Opportunity to commit offence was given in context of reasonable suspicion

Ontario criminal | Defences


Opportunity to commit offence was given in context of reasonable suspicion

Accused was found guilty of internet luring. Accused applied for stay of proceedings on basis of entrapment by police. Male police officer pretending to be female communicated electronically over several months with accused in response to two advertisements which he had placed in “casual encounters” section of Craigslist. Accused had sought females over age of 18 with whom he proposed to smoke marijuana and have sex. “Female” stated very early on in electronic exchanges that “she” was 14 years old, but accused asserted that he believed she was 16 or older. Accused argued that what was communicated to him by officer in his guise as “female” amounted to providing of opportunity to commit offence in circumstances where there was neither reasonable suspicion that he was already engaged in criminal activity nor making of bona fide inquiry. Accused argued that there was inducement. Application dismissed. Court was not persuaded that “words” of “female” took what was communicated by officer over line from mere neutral investigation into territory of providing opportunity commit offence. After “female” indicated that she was 14, accused made explicit reference to oral sex and, at that point, reasonable suspicion that accused was already engaged in criminal activity had come into existence. Communications between accused and “female” went on for months. Providing of opportunity to commit offence took place in context of reasonable suspicion, and entrapment was not made out. Internet was considered to be universal and investigation was not done in anything other than bona fide context. Police did not induce crime, as average person would likely have ended communication moment that “female” stated her age to be 14.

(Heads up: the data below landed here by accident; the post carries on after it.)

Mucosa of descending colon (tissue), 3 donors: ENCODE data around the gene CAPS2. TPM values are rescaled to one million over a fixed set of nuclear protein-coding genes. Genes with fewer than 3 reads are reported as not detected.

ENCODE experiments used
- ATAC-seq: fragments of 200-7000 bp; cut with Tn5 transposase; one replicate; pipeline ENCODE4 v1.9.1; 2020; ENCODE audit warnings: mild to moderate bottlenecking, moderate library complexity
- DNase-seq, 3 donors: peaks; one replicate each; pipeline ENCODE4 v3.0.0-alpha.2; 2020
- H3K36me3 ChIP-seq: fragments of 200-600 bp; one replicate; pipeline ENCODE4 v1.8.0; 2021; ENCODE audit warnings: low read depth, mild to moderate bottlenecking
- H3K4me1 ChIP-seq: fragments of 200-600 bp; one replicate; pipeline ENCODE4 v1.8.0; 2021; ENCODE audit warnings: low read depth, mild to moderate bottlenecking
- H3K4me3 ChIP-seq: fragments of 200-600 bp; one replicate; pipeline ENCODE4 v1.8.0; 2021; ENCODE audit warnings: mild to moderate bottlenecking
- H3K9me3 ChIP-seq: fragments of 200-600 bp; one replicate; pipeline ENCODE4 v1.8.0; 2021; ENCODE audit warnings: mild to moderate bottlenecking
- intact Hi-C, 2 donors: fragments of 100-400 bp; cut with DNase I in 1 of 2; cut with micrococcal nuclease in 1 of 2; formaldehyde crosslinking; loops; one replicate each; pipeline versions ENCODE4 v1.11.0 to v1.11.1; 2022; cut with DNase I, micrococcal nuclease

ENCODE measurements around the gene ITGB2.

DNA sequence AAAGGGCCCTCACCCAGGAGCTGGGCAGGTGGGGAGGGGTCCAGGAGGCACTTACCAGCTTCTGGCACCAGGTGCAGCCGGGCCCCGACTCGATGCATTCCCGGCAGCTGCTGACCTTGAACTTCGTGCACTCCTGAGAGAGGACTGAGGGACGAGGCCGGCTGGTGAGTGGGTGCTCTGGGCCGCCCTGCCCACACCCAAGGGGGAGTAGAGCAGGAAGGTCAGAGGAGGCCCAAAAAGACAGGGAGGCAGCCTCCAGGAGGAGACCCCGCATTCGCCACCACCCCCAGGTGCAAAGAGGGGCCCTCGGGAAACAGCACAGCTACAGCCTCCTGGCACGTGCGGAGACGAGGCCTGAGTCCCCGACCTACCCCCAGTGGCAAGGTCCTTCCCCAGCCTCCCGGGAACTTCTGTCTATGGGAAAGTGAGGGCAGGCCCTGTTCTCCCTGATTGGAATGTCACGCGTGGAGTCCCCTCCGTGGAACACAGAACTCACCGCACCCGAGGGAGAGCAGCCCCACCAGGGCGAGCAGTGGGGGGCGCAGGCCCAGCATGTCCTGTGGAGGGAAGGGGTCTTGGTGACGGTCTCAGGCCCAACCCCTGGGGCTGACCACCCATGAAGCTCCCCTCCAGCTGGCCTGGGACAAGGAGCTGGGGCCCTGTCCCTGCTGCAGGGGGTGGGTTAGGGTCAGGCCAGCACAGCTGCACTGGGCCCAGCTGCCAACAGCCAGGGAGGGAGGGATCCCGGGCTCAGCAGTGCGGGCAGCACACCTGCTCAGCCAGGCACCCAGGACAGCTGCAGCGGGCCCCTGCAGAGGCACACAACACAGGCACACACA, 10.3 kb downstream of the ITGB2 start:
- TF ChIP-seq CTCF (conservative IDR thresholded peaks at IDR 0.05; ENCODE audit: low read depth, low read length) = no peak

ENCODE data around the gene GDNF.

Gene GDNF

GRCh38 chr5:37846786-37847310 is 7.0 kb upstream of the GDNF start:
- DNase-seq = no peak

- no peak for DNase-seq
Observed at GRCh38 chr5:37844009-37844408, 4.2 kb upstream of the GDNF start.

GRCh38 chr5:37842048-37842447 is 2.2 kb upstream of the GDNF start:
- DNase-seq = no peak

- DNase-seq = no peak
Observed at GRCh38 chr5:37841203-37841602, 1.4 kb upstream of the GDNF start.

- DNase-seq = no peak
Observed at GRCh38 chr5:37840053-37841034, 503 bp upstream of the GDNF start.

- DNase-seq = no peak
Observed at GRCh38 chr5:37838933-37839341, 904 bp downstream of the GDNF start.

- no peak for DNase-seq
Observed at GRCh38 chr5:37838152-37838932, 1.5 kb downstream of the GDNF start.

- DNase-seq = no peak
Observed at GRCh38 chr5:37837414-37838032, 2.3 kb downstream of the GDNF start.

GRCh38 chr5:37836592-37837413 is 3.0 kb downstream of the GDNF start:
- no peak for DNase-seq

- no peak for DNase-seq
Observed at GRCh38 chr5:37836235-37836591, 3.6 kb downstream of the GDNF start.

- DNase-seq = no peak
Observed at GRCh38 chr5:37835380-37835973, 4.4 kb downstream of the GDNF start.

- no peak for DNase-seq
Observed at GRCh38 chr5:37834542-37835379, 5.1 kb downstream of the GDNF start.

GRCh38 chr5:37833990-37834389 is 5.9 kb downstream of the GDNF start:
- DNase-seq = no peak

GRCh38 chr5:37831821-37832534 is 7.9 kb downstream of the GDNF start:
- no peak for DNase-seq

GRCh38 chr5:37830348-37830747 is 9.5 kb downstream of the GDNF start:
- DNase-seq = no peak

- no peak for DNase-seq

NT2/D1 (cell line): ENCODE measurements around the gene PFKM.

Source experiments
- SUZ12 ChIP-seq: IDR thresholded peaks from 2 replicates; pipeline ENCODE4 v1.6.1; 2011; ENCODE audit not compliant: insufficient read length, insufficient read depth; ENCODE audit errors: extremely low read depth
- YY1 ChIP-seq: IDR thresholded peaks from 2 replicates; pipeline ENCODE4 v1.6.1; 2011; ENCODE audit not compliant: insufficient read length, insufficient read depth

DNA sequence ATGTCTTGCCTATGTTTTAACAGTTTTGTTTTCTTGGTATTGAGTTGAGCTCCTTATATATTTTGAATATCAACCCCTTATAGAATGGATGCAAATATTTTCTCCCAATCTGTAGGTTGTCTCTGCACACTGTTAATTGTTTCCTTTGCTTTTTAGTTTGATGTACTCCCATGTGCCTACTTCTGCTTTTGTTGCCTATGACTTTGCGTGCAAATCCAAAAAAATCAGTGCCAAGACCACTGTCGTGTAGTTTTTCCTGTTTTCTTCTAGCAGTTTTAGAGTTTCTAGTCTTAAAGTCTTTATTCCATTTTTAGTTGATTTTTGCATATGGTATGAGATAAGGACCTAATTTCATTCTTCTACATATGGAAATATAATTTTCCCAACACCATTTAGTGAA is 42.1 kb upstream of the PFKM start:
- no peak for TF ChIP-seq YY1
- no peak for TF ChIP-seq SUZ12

R. v. Argent (Jul. 17, 2014, Ont. S.C.J., Parayeski J., File No. CR-4301) 115 W.C.B. (2d) 33.

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